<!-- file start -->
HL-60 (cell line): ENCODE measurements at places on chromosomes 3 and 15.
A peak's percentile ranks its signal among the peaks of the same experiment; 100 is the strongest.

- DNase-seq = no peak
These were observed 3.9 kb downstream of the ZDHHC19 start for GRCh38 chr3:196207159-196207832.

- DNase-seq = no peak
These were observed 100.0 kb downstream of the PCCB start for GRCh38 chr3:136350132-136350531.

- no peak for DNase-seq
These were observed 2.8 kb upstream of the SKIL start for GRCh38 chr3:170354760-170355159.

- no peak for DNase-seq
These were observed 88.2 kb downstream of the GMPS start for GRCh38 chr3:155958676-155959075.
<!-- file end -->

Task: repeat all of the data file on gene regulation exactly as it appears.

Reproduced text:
HL-60 (cell line): ENCODE measurements at places on chromosomes 3 and 15.
A peak's percentile ranks its signal among the peaks of the same experiment; 100 is the strongest.

- DNase-seq = no peak
These were observed 3.9 kb downstream of the ZDHHC19 start for GRCh38 chr3:196207159-196207832.

- DNase-seq = no peak
These were observed 100.0 kb downstream of the PCCB start for GRCh38 chr3:136350132-136350531.

- no peak for DNase-seq
These were observed 2.8 kb upstream of the SKIL start for GRCh38 chr3:170354760-170355159.

- no peak for DNase-seq
These were observed 88.2 kb downstream of the GMPS start for GRCh38 chr3:155958676-155959075.